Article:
Why Do Writers Write?
Stanley Fish/Times Blogs, February 11, 2007
Last week, as I was rolling along the Florida Turnpike on the way to work, I heard Colm Toibin, the Irish novelist and short story writer, being interviewed by Diane Rehm. Toibin is the author of the award-winning novel “The Master,” a fictional but fact-based account of Henry James’s life and art. Toibin was in the studio to talk about his new book of short stories, titled “Mothers and Sons.”
Most of the stories, he said, focus on sons who have grown into manhood, but still struggle to come to terms with a childhood full of silences, rejections and abandonments, including the abandonment of death. In one story, a portion of which Toibin read aloud, a man whose mother left home long ago recognizes her as she sings a song in a pub. She seems to be looking straight at him, and he suspects that she knows who he is, but he leaves without saying anything, thus preserving their history of distance and nonconnection. Apparently, these stories are not uppers.
As I listened, I found myself not liking (an emotion different from disliking) the author. First of all, his reading of his own prose was overly dramatic and too elocutionist for my taste; the fine subtlety of his sentences was, I thought, being overwhelmed by the delivery. But the main source of my irritation – a mild irritation; I really didn’t have much of a stake in this, or so I believed in the beginning – was his refusal to engage with questions posed to him by Rehm and listeners who called in.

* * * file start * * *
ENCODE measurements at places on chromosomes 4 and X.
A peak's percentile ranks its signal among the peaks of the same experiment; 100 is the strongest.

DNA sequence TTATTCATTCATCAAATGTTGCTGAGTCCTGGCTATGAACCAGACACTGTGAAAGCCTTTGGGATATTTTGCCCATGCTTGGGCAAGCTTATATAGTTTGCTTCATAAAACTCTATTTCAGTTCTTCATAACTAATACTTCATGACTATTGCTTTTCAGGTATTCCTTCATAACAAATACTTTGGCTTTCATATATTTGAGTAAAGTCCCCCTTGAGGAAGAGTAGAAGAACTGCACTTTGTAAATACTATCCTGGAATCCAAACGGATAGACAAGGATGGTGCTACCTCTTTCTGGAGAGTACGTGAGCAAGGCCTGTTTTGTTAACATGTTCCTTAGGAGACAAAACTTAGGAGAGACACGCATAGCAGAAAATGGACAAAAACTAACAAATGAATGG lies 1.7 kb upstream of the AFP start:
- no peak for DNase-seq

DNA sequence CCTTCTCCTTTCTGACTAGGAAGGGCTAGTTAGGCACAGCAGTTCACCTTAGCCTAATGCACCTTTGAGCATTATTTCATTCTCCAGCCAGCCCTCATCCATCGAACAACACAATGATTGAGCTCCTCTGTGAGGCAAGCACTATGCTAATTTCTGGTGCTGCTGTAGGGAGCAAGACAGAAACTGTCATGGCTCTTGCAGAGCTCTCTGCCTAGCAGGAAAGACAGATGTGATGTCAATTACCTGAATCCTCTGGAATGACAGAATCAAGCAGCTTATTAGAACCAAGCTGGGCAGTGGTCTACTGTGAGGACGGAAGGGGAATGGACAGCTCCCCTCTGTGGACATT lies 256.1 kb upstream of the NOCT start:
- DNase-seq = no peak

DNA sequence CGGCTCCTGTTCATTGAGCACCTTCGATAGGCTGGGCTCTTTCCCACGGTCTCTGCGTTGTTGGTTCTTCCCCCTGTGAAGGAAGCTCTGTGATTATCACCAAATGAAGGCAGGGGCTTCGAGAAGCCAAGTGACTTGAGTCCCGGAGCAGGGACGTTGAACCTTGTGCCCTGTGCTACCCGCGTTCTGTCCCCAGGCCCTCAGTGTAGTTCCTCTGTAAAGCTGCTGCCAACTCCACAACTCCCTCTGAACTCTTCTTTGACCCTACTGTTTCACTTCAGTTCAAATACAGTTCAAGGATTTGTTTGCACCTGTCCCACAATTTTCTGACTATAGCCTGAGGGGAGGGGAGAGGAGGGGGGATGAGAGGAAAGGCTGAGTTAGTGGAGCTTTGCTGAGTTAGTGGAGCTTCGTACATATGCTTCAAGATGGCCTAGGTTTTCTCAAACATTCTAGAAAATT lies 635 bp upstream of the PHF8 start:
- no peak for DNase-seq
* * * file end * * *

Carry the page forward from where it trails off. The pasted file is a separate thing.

Rehm began by asking him about his own mother, and he told her that his mother had now died, that his father had died much earlier, and that for most of his childhood the family consisted of his mother, himself and his younger brother who has, he reported, also died – in circumstances he refused to divulge, even when he was pressed on the point. Sometime during this part of the interview he said, not in response to a question, please don’t think that these stories are autobiographical; my relations with my mother weren’t like that at all.
This effort to keep separate the stories as stories – that is, as verbal constructions – and the lived experience of the person who wrote them was intensified when it came time to respond to callers. They were all fervent admirers, but what they wanted to talk about and what he didn’t want to talk about at all was the comfort and solace given to them by his work. They felt that he was speaking directly to them and that he wrote with at least the partial intention of helping his readers through a bad patch. They were calling in to tell him how much he had indeed helped, and they hoped, it was clear, that the bond they had formed with him at long distance would be deepened if they spoke to him in person (as it were) and told him their stories. This, they proceeded to do, in halting narratives sometimes punctuated by tears. They were stories of dysfunctional families, mostly Irish, and they were full of the pain produced by rejection, estrangement and (often) alcoholism. The callers asked, implicitly, for recognition and empathy.
He wasn’t giving any. He spoke to them of course, but he ran away from the emotions they were offering him as we all do when confronted with a demand we cannot satisfy. What he could not do or was unwilling to do Rehm tried to do for him. It was she who, after he was finished speaking, said something sympathetic and consoling, something that communicated a measure of fellow feeling.